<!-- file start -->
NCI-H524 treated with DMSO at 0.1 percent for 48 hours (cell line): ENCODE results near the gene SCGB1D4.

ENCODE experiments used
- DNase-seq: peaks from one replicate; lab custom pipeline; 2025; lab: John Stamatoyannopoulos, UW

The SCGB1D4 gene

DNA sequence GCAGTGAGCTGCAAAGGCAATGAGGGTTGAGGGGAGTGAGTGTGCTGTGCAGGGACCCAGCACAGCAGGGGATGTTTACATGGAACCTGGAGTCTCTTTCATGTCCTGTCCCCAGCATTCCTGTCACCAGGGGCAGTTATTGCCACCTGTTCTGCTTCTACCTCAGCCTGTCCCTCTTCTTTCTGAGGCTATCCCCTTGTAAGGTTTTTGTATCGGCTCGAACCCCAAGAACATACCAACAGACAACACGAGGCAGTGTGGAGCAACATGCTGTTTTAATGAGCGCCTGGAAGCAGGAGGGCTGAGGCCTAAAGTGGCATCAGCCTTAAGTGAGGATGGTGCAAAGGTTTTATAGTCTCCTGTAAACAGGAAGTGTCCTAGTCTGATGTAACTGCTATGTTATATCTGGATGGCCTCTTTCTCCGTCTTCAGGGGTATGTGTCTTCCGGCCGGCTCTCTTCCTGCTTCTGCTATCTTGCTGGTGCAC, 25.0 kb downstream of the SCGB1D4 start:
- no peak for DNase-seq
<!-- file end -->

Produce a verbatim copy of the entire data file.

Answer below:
NCI-H524 treated with DMSO at 0.1 percent for 48 hours (cell line): ENCODE results near the gene SCGB1D4.

ENCODE experiments used
- DNase-seq: peaks from one replicate; lab custom pipeline; 2025; lab: John Stamatoyannopoulos, UW

The SCGB1D4 gene

DNA sequence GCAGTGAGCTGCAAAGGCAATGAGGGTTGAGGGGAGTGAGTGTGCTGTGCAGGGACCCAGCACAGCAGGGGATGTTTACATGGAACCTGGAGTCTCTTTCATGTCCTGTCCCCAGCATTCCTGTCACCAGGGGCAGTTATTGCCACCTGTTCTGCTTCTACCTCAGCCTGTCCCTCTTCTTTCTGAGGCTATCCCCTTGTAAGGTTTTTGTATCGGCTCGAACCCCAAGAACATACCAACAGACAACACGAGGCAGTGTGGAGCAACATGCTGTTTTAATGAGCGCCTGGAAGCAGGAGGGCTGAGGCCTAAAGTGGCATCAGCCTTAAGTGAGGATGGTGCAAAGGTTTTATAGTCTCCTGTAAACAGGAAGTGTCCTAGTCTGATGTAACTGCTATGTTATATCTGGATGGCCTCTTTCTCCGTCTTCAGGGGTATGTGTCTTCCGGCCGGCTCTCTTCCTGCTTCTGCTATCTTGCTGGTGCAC, 25.0 kb downstream of the SCGB1D4 start:
- no peak for DNase-seq